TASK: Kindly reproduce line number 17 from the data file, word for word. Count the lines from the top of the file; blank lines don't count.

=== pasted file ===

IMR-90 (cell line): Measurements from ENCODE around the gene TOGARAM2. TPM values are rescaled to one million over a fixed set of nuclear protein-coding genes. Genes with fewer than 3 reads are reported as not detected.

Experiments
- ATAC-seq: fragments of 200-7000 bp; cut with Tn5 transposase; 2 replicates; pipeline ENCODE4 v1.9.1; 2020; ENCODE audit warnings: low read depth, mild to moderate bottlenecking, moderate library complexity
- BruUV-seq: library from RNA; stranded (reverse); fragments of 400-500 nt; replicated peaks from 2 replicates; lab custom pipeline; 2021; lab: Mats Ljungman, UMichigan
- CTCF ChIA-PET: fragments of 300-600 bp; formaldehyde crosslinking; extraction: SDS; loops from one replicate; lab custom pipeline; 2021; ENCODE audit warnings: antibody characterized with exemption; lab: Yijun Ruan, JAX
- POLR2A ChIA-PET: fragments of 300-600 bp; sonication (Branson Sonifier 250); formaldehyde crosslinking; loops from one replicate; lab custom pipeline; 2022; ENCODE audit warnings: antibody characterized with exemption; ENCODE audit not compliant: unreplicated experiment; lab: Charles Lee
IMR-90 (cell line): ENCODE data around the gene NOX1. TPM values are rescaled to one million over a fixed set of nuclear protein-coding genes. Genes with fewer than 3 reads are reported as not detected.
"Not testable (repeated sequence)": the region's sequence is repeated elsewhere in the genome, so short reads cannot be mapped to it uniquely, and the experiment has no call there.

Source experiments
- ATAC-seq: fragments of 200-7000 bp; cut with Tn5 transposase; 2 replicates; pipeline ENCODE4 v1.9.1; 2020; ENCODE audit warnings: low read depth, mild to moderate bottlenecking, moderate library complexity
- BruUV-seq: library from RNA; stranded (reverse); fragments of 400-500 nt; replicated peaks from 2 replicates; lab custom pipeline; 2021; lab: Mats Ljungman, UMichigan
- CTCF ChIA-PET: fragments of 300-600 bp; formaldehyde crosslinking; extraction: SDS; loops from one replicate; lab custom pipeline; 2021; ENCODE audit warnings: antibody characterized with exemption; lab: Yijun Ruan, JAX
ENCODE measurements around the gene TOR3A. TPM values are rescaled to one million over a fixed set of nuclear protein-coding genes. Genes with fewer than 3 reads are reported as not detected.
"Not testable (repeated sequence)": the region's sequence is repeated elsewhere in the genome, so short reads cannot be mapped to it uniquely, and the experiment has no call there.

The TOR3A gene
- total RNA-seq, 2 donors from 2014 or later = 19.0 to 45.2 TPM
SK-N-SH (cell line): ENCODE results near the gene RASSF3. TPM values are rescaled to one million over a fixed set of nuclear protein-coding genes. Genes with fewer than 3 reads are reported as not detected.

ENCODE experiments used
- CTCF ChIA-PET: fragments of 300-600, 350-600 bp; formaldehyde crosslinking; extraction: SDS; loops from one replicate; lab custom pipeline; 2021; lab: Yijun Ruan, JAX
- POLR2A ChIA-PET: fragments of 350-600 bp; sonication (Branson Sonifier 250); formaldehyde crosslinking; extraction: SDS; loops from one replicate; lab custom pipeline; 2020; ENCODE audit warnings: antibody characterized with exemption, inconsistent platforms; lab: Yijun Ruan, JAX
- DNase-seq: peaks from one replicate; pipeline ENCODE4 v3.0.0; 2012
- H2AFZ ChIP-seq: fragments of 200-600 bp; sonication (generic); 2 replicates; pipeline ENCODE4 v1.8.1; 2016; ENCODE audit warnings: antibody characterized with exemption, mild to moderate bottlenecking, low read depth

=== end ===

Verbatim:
SK-N-SH (cell line): ENCODE results near the gene RASSF3. TPM values are rescaled to one million over a fixed set of nuclear protein-coding genes. Genes with fewer than 3 reads are reported as not detected.